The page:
A book about fathers and sons learning to love baseball after the steroids scandals? Hoo-boy.

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Via Baseball Think Factory, we learn of the existence of a new book about fathers, sons, baseball and … steroids:

Freelance writer Jim Gullo loves baseball and he wanted his son Joe to love it too. So, in the spring of 2007, he bought seven year old Joe a glove, a bat and a ball, and got him started collecting cards where they lived on Bainbridge Island near Seattle … Then in December, the Mitchell report named 89 players likely to have used steroids and other performance enhancing drug sand Joe’s questions changed:”It says that baseball players took drugs to make them better?” And, “Isn’t it cheating?”

Joe also wanted to know if the players who took drugs would be punished. But his dad didn’t have any answers — so the two went looking for them. The result is a physical and emotional journey that Jim chronicles in his new book, “Trading Manny: How a Father and Son Learned to Love Baseball Again.”

There’s an excerpt there if you’re curious.

As for the book:  Oof. Look, I’m a father of a six-year-old boy and I get the whole father-son thing pretty well. You want to bond over things and you want to answer your son’s difficult questions and you want them to always have hope that the world is a great place and that it doesn’t suck.

But I also know that if I was worried that professional athletes taking drugs would lead to either (a) my son’s loss of innocence; or (b) “an emotional journey,” I’d reassess the primacy of sports in our relationship.

People do dumb things. People cheat. Kids should know that. They should also know that athletes aren’t heroes or role models. And in my view, any parent who sets up a paradigm in which athletes either have to be role models or, when they don’t act like it, a serious soul searching is required, is making a mistake in their kids’ upbringing.

Yeah, I said it. Sorry if that pisses anyone off, but I’m pretty freaking adamant about the lunacy of having professional athletes-as-role-models. Parents and guardians and siblings and real people who face real everyday challenges are role models.

Even if my kids and I enjoy professional sports as a pastime, the participants — people who live a unique and privileged existence in which the decision to take drugs or not could mean millions — are not living any kind of life that holds lessons for my children.

MLB executive: Bruce Maxwell’s kneeling may keep him from finding work, not his arrest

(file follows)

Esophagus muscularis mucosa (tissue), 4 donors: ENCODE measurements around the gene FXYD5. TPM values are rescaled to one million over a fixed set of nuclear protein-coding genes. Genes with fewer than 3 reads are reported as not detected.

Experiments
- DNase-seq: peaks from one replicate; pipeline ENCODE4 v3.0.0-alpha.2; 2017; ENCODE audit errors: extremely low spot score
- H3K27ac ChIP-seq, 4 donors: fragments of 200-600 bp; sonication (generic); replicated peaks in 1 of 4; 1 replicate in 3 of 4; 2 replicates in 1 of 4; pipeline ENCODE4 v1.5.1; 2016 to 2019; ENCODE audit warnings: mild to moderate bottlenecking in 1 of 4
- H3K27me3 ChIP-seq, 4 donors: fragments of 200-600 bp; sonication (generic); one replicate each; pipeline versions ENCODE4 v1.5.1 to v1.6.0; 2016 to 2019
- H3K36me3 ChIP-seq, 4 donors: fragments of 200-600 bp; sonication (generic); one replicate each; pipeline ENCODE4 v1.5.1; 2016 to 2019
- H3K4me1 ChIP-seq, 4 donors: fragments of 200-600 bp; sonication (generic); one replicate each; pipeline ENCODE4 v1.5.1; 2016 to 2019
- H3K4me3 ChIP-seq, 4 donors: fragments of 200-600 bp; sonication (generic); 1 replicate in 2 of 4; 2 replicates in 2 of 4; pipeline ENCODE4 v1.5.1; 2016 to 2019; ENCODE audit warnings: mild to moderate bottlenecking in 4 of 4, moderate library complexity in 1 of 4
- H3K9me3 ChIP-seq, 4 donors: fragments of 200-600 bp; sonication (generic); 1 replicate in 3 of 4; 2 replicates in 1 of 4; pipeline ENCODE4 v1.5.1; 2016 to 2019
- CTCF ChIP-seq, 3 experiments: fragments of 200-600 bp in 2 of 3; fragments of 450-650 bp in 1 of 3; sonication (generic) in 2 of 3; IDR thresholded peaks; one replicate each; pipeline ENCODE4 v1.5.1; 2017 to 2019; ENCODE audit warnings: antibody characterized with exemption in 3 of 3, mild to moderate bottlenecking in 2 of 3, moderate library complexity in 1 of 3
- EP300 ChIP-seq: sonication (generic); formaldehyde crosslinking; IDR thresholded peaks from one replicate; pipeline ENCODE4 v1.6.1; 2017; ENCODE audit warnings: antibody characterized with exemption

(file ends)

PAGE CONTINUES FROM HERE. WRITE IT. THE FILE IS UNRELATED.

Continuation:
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In September 2017, former Athletics catcher Bruce Maxwell became the first major league player to kneel during the national anthem, joining the handfuls of NFL players who had been doing the same to protest police brutality and racial inequality. Maxwell’s effort was laudable, but he got into trouble a month later when he was arrested for aggravated assault with a deadly weapon and disorderly conduct. Maxwell allegedly pointed a gun at a food delivery person.

Maxwell, 27, played sparingly for the Athletics in 2018 and then was designated for assignment at the beginning of September. He officially became a free agent on November 2 and has had trouble finding work in the month-plus since.

Susan Slusser of the San Francisco Chronicle reports that Maxwell fired his agent, Matt Sosnick on Thursday because he’s still jobless. According to an unnamed MLB executive Slusser spoke to, “It’s the kneeling thing that might keep him from getting another job, not the arrest. Owners aren’t going to want to deal with that whole anthem issue.”

That makes a lot of since since abusive players haven’t had too much trouble finding new work otherwise. Addison Russell, Jeurys Familia, and José Reyes, among others have either stayed with their teams or quickly found new work. Given the relatively weak catching market, had Maxwell only had the assault charge, there is no doubt he would have been signed to be a backup catcher somewhere.

In the NFL, Colin Kaepernick — who popularized kneeling during the anthem — has remained unsigned even though teams have opted to sign and start clearly inferior quarterbacks like Mark Sanchez, Josh McCown, Ryan Fitzpatrick, Jay Cutler, Matt Barkley, and Sam Bradford, among many others. Team owners tend to run conservative in terms of politics, so they may not like the protest to begin with, then there is the public blowback to signing such a player as those who dislike such protesting make up a slight majority in the U.S., according to various polls including one done by the Washington Post.

It’s worth noting that Maxwell has a career .240/.314/.347 triple-slash line in 412 plate appearances. We’re not talking about J.T. Realmuto or Buster Posey here. That being said, there have been 15 other catchers to have put up a lower aggregate OPS since 2016 (min. 400 PA). One of those players, Derek Norris (.600 OPS since 2016), signed a minor league contract with the Tigers just three months after being suspended by Major League Baseball for violating its domestic violence policy. Makes you think.